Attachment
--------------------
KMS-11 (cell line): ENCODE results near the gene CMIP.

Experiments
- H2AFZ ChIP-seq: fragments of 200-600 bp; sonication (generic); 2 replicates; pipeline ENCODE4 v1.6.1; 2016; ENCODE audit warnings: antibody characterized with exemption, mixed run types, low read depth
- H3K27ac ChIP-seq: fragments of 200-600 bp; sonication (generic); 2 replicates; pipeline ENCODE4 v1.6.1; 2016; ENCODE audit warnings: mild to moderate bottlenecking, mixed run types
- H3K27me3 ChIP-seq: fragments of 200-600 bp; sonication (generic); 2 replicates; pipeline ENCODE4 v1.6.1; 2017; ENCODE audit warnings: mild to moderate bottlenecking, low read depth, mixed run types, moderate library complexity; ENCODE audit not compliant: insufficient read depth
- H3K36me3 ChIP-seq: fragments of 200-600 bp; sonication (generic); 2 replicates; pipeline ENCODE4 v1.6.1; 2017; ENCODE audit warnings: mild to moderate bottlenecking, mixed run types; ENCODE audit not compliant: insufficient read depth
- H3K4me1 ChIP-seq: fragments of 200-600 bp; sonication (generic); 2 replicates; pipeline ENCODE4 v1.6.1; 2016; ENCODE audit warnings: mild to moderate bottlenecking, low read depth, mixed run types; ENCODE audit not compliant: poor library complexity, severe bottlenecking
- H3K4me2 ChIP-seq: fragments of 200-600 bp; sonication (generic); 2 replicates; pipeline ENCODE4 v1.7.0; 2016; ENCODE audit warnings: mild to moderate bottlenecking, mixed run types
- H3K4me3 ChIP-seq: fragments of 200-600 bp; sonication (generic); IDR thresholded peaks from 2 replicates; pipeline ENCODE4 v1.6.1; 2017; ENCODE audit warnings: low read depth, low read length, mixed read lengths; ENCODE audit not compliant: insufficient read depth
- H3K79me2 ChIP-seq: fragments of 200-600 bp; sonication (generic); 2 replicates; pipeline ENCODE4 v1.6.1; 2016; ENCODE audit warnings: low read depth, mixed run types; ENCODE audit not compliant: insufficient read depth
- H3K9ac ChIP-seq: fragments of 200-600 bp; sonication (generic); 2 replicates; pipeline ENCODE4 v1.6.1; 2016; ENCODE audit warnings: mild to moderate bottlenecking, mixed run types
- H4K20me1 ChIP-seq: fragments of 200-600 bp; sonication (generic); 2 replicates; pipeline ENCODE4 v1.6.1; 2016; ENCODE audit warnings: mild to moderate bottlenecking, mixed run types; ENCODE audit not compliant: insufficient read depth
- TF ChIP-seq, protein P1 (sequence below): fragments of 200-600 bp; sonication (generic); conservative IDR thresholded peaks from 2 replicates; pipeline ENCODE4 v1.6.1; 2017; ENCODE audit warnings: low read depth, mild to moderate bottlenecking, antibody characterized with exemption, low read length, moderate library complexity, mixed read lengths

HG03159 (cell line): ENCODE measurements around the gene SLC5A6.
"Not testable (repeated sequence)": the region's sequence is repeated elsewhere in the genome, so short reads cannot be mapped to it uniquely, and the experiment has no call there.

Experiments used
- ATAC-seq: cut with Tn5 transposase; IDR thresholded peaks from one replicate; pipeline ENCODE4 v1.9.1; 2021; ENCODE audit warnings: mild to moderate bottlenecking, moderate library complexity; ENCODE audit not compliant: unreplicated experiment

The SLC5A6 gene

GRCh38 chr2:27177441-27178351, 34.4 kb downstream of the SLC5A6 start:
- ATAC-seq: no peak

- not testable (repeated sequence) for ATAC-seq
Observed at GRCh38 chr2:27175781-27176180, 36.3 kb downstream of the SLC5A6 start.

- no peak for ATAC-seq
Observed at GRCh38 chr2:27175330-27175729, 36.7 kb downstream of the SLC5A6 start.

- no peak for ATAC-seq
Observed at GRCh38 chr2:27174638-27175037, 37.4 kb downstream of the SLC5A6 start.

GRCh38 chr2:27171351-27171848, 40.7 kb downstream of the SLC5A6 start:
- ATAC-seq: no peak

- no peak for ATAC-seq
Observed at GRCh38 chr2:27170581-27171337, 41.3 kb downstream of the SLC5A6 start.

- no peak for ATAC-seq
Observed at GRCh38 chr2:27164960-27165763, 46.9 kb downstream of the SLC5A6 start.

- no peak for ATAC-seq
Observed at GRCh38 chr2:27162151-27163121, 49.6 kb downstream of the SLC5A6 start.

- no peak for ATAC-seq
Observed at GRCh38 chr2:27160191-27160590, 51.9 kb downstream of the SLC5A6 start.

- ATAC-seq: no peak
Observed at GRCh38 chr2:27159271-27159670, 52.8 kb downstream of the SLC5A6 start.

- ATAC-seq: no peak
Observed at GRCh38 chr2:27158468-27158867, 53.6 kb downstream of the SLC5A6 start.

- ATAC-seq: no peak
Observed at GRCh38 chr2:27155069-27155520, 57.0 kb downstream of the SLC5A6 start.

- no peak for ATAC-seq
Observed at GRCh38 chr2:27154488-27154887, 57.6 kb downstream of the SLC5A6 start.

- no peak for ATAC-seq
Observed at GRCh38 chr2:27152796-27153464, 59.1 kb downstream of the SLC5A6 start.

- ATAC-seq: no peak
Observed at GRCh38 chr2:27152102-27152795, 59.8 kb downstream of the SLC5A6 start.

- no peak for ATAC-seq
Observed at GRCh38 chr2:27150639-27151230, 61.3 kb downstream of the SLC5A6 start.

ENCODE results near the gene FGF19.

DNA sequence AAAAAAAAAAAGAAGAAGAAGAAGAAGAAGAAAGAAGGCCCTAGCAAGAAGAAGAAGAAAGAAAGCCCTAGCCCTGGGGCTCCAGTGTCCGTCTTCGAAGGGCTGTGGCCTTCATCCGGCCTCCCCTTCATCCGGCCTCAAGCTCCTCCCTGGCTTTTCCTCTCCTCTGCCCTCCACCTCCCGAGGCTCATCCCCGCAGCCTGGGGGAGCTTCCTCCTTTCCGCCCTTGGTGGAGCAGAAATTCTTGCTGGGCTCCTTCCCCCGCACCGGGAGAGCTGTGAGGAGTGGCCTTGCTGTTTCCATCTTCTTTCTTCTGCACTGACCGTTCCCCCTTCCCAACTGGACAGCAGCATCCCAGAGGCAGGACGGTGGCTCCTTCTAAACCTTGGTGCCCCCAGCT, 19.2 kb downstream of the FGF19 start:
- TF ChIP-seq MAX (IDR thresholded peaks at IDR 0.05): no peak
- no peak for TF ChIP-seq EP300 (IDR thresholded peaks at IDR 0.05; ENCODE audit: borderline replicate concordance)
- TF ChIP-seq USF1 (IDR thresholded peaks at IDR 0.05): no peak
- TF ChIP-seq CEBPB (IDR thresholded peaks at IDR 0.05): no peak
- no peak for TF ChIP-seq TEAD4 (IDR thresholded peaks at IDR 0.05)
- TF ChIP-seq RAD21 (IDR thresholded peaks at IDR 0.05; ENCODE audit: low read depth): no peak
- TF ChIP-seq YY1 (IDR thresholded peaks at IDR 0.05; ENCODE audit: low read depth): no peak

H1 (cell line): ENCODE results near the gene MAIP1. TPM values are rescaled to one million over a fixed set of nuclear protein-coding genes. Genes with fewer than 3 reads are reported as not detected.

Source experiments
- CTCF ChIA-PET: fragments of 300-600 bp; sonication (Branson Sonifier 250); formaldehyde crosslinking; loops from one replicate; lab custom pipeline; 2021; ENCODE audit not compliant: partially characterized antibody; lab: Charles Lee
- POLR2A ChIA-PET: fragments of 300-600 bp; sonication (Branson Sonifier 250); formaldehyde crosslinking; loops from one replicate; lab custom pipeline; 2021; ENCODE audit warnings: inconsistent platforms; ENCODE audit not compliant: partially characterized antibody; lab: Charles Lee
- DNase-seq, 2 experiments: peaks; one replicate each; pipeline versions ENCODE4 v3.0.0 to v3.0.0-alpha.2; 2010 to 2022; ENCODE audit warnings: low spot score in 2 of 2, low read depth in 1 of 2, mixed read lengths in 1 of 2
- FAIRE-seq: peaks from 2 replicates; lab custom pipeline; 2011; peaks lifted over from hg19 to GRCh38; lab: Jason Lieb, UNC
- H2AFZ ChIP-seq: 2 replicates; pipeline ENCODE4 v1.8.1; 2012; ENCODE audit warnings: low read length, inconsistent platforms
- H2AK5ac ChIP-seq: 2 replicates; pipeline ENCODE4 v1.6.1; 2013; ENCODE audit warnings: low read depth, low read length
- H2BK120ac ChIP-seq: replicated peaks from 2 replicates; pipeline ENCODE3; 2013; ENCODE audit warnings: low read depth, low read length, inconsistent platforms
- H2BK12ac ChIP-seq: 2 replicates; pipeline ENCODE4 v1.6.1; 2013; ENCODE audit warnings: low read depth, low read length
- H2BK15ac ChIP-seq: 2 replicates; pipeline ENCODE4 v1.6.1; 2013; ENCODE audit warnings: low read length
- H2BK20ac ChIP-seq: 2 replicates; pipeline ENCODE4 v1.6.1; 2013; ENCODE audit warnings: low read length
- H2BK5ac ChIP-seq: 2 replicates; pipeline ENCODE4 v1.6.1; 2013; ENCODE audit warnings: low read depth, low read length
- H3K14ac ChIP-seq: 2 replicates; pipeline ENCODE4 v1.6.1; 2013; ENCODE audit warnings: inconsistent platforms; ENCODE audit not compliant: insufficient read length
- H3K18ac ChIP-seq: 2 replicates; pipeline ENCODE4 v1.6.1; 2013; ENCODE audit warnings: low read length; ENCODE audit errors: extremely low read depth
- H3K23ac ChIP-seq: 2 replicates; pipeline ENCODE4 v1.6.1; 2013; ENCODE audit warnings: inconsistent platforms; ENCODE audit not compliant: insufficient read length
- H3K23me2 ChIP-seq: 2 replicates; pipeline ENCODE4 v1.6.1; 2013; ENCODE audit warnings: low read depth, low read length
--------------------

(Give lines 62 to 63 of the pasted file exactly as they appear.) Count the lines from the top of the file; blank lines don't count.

- CTCF ChIA-PET: fragments of 300-600 bp; sonication (Branson Sonifier 250); formaldehyde crosslinking; loops from one replicate; lab custom pipeline; 2021; ENCODE audit not compliant: partially characterized antibody; lab: Charles Lee
- POLR2A ChIA-PET: fragments of 300-600 bp; sonication (Branson Sonifier 250); formaldehyde crosslinking; loops from one replicate; lab custom pipeline; 2021; ENCODE audit warnings: inconsistent platforms; ENCODE audit not compliant: partially characterized antibody; lab: Charles Lee